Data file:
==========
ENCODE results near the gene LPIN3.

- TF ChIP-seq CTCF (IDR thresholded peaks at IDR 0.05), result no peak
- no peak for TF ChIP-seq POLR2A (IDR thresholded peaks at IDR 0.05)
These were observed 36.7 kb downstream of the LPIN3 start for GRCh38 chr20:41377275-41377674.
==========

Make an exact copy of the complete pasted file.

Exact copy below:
ENCODE results near the gene LPIN3.

- TF ChIP-seq CTCF (IDR thresholded peaks at IDR 0.05), result no peak
- no peak for TF ChIP-seq POLR2A (IDR thresholded peaks at IDR 0.05)
These were observed 36.7 kb downstream of the LPIN3 start for GRCh38 chr20:41377275-41377674.